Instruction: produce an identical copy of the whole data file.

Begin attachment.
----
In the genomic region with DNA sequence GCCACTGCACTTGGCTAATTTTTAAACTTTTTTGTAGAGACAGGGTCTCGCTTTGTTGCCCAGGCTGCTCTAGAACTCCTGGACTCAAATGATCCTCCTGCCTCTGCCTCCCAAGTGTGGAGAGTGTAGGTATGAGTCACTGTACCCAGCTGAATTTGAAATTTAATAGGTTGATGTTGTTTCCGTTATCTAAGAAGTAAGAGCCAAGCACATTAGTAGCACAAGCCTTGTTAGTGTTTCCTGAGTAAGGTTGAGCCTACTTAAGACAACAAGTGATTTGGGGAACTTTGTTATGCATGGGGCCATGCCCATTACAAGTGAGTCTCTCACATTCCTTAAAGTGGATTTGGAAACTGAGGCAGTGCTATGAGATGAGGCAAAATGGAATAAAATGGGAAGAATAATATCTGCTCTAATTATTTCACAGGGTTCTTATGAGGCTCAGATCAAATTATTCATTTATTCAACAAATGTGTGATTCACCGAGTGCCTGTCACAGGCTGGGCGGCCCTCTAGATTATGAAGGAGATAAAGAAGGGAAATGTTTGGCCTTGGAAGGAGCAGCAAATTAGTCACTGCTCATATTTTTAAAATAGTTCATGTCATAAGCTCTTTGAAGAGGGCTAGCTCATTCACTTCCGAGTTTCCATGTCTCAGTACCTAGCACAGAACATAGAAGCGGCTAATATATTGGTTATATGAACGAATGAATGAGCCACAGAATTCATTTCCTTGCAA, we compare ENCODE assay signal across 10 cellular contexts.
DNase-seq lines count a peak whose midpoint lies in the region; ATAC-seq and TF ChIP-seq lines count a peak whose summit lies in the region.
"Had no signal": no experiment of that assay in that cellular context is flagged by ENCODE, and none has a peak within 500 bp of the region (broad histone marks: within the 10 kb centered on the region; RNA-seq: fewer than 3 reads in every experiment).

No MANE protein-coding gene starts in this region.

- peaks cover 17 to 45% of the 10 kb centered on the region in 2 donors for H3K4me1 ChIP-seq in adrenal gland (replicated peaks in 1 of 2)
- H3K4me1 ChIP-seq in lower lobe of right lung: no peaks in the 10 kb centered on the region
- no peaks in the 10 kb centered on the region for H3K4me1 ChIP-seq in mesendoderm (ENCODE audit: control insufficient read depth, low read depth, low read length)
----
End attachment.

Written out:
In the genomic region with DNA sequence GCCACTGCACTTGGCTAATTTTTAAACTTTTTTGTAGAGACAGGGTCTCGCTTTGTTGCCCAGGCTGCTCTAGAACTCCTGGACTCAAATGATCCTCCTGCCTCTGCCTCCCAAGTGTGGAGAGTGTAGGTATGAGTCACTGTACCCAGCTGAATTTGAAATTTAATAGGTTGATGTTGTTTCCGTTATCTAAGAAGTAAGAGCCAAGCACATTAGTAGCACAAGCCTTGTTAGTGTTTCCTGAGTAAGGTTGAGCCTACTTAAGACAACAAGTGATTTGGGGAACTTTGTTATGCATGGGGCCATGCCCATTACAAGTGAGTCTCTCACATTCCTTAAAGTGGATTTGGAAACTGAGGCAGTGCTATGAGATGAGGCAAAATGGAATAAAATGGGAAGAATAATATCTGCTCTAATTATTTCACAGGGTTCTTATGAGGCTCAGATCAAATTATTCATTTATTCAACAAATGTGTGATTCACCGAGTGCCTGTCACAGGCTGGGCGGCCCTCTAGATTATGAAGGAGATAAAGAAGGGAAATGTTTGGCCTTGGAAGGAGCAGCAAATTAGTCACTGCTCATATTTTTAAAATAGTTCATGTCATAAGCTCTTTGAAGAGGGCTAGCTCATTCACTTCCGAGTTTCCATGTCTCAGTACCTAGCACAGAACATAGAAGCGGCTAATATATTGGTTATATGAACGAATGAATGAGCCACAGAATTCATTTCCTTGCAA, we compare ENCODE assay signal across 10 cellular contexts.
DNase-seq lines count a peak whose midpoint lies in the region; ATAC-seq and TF ChIP-seq lines count a peak whose summit lies in the region.
"Had no signal": no experiment of that assay in that cellular context is flagged by ENCODE, and none has a peak within 500 bp of the region (broad histone marks: within the 10 kb centered on the region; RNA-seq: fewer than 3 reads in every experiment).

No MANE protein-coding gene starts in this region.

- peaks cover 17 to 45% of the 10 kb centered on the region in 2 donors for H3K4me1 ChIP-seq in adrenal gland (replicated peaks in 1 of 2)
- H3K4me1 ChIP-seq in lower lobe of right lung: no peaks in the 10 kb centered on the region
- no peaks in the 10 kb centered on the region for H3K4me1 ChIP-seq in mesendoderm (ENCODE audit: control insufficient read depth, low read depth, low read length)